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For example, if we want to "force" a discontinuity at $x = c$ of the function $f(x) = x^2$ we change it to $$f(x) = \frac{x^3-cx^2}{x-c}$$ Then, if we want the $\lim\limits_{x \to c} f(x)$, we factor the denominator to recover $f(x) = x^2$. Does this process have a name?

To what extent, can we say that $x^2 = \dfrac{x^3-cx^2}{x-c}$ in calculus (limits)?

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    $\begingroup$ Discontinuity is perhaps not the right word here (unless you assign some other value to $f(c)$): math.stackexchange.com/questions/1087623/… $\endgroup$ Commented May 28, 2023 at 2:50
  • $\begingroup$ To answer the question in the title: I'ld call it useless. $\endgroup$ Commented May 28, 2023 at 13:39
  • $\begingroup$ That function is continuous on its domain. It just isn't defined at $c$. You haven't forced a discontinuity at $c$, you've just restricted the domain of $x^2$. This is a problem with the high school definition of "continuity" not being the same as the working mathematician definition. $\endgroup$ Commented May 28, 2023 at 14:15

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"Forcing a discontinuity" is a reasonable name for it. The method of multiplying by $\frac{x-c}{x-c}$ isn't really useful, though. It's just a way to produce example functions with removable discontinuities, usually to motivate studying limits.

Be careful when saying $x^2=x^2\frac{x-c}{x-c}$. The following statements are true:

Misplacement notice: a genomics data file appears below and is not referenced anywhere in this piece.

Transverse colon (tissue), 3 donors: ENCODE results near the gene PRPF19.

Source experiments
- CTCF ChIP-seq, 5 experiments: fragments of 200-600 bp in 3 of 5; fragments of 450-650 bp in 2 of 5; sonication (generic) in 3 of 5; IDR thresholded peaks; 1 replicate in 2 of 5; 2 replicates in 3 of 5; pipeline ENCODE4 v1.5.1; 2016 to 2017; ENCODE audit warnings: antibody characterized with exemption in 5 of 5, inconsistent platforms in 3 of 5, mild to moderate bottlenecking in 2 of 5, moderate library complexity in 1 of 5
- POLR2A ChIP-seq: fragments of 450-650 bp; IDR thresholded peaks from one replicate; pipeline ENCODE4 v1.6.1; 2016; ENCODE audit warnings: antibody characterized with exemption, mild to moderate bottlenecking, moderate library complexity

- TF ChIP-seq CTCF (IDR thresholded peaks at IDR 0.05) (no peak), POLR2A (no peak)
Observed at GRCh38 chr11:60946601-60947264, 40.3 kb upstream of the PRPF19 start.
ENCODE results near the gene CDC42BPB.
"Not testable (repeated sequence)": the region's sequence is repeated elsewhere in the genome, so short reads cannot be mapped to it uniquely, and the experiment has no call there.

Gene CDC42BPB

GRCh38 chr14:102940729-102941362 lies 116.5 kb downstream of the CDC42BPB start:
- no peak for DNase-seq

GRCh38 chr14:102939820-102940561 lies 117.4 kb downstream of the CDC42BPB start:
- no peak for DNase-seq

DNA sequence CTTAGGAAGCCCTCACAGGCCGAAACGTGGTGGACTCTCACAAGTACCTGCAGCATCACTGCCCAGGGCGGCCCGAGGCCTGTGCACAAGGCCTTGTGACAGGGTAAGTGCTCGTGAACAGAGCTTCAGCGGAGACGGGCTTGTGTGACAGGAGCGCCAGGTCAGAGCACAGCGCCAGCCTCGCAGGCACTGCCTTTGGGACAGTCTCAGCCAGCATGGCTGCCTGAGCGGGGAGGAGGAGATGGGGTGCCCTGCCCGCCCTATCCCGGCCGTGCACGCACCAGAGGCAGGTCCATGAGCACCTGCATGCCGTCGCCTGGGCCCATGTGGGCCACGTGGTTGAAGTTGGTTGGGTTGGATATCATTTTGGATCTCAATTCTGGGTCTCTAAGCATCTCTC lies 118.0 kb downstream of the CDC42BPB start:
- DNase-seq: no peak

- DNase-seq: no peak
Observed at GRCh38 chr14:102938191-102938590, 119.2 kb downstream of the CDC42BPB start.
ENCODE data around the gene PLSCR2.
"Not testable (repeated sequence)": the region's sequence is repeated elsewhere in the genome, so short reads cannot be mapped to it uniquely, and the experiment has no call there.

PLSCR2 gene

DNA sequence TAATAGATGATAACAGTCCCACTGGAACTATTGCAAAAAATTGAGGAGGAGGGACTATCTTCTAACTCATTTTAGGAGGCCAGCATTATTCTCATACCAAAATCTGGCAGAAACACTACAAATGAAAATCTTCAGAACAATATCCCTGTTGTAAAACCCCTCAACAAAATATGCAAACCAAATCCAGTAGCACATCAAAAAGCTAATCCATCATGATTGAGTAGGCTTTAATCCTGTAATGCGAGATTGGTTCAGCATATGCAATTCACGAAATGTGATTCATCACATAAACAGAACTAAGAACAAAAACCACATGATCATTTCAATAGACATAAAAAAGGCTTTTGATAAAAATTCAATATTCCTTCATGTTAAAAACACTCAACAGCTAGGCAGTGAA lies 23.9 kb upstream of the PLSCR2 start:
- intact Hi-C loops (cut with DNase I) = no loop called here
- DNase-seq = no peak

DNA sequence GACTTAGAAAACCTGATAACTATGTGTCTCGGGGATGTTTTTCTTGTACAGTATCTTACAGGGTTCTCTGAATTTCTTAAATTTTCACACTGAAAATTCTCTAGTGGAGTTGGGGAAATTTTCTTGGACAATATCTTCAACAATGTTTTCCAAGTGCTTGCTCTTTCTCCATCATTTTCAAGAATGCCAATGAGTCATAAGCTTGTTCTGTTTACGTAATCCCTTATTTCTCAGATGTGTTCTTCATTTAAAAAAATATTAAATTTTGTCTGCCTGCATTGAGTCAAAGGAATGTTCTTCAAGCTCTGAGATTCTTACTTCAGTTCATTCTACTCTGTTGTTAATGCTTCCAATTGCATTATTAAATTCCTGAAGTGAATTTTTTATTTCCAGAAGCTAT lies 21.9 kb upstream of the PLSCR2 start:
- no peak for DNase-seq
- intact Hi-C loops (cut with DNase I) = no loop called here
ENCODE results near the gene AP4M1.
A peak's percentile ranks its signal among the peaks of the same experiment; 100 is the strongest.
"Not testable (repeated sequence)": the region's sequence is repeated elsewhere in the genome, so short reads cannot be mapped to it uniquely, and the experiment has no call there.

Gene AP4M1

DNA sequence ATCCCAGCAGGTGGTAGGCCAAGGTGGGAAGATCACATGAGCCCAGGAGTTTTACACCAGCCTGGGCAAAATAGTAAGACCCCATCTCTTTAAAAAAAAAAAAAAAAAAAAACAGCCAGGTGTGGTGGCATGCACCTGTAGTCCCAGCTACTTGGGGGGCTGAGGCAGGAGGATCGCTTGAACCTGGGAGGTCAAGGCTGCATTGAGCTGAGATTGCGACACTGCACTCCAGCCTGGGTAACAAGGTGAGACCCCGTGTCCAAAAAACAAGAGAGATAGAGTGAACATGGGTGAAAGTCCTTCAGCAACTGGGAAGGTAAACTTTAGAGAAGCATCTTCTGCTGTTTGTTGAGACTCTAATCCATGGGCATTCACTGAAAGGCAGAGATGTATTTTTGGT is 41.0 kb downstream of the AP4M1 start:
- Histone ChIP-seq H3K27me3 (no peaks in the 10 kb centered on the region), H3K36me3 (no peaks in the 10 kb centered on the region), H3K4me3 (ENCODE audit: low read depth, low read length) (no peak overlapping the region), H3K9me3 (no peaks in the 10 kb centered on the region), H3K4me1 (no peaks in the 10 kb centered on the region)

• If $x\ne c$, then $x^2=x^2\frac{x-c}{x-c}$. If $x=c$, the expression $\frac{x-c}{x-c}$ is undefined, so "$x^2=x^2\frac{x-c}{x-c}$" can't be evaluated.
  • $x^2=x^2\frac{x-c}{x-c}$ whenever both sides of the equation are defined.
  • If $f$ and $g$ are both functions with domain $\Bbb R\setminus\{c\}$, defined by $f(x)=x^2$ and $g(x)=x^2\frac{x-c}{x-c}$, then $f=g$. (In this case $f$ is not defined at $c$ because $c$ is not in the domain.)
  • If $f:\Bbb R\to\Bbb R$ and $g:\Bbb R\setminus\{c\}\to\Bbb R$ are defined by $f(x)=x^2$ and $g(x)=x^2\frac{x-c}{x-c}$, then $f\ne g$ because the domains differ. However, $f$ and $g$ have all the same limits on $\Bbb R$. $f$ is the unique continuous extension of $g$ to the domain $\Bbb R$. For every $a\in\Bbb R$, $\lim_{x\to a}g(x)=f(a).$
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Looking at the function $g(x) = \frac{x^3-cx^2}{x-c}$ (I used $g(x)$ so there's no confusion with $f(x)=x^2$) we can see that $\lim\limits_{x\rightarrow c^{-}}g(x)=\lim\limits_{x\rightarrow c^{-}}g(x)=\lim\limits_{x\rightarrow c}g(x)=c^2$, but $g(c)\neq c^2$. So both left and right-hand limits are equal, but the function isn't defined at $c$. This means that the function $g(x)$ has a discontinuity of first kind, therefore this discontinuity is also called removable discontinuity (basically the process of what you've asked for). To my knowledge forcefully creating a discontinuity does not necesarilly have a name.

Regarding your second question considering that $g(x)$ has a removable discontinuity in most use cases disconinuity would be removed by modifying the function. But to answer your question $f(x)=g(x), \forall x\in\mathbb{R}\backslash\{c\}$, also $\lim\limits_{x\rightarrow c}g(x)=\lim\limits_{x\rightarrow c}f(x)=c^2$, but at that specific point $c$, $g(x)$ is not defined, hence you'd either need to remove this discontinuity or incoroporate it in all further calculations you are making.

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